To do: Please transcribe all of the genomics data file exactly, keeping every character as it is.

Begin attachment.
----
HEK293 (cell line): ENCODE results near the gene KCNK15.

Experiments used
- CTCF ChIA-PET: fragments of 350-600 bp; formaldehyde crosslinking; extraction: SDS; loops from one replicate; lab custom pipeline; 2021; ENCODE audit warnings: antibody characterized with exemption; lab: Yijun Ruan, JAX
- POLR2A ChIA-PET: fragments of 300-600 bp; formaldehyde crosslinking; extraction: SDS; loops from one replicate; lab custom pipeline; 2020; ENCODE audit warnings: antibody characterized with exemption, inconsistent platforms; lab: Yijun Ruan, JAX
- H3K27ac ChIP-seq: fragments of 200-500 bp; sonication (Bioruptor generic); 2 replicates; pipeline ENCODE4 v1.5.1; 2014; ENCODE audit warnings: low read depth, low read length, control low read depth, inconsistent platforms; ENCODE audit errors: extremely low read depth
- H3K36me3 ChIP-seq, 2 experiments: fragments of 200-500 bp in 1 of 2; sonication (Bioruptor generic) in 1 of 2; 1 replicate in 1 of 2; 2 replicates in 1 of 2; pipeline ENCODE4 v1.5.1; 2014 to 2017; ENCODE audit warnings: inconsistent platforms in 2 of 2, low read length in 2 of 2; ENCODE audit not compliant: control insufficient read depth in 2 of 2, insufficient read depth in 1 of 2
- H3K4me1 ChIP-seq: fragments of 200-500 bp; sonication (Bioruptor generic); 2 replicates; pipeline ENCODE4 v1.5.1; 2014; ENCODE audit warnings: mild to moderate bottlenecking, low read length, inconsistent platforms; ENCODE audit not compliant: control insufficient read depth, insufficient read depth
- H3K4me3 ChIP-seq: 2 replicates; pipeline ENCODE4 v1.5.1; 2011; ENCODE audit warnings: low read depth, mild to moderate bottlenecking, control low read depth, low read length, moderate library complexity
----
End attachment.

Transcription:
HEK293 (cell line): ENCODE results near the gene KCNK15.

Experiments used
- CTCF ChIA-PET: fragments of 350-600 bp; formaldehyde crosslinking; extraction: SDS; loops from one replicate; lab custom pipeline; 2021; ENCODE audit warnings: antibody characterized with exemption; lab: Yijun Ruan, JAX
- POLR2A ChIA-PET: fragments of 300-600 bp; formaldehyde crosslinking; extraction: SDS; loops from one replicate; lab custom pipeline; 2020; ENCODE audit warnings: antibody characterized with exemption, inconsistent platforms; lab: Yijun Ruan, JAX
- H3K27ac ChIP-seq: fragments of 200-500 bp; sonication (Bioruptor generic); 2 replicates; pipeline ENCODE4 v1.5.1; 2014; ENCODE audit warnings: low read depth, low read length, control low read depth, inconsistent platforms; ENCODE audit errors: extremely low read depth
- H3K36me3 ChIP-seq, 2 experiments: fragments of 200-500 bp in 1 of 2; sonication (Bioruptor generic) in 1 of 2; 1 replicate in 1 of 2; 2 replicates in 1 of 2; pipeline ENCODE4 v1.5.1; 2014 to 2017; ENCODE audit warnings: inconsistent platforms in 2 of 2, low read length in 2 of 2; ENCODE audit not compliant: control insufficient read depth in 2 of 2, insufficient read depth in 1 of 2
- H3K4me1 ChIP-seq: fragments of 200-500 bp; sonication (Bioruptor generic); 2 replicates; pipeline ENCODE4 v1.5.1; 2014; ENCODE audit warnings: mild to moderate bottlenecking, low read length, inconsistent platforms; ENCODE audit not compliant: control insufficient read depth, insufficient read depth
- H3K4me3 ChIP-seq: 2 replicates; pipeline ENCODE4 v1.5.1; 2011; ENCODE audit warnings: low read depth, mild to moderate bottlenecking, control low read depth, low read length, moderate library complexity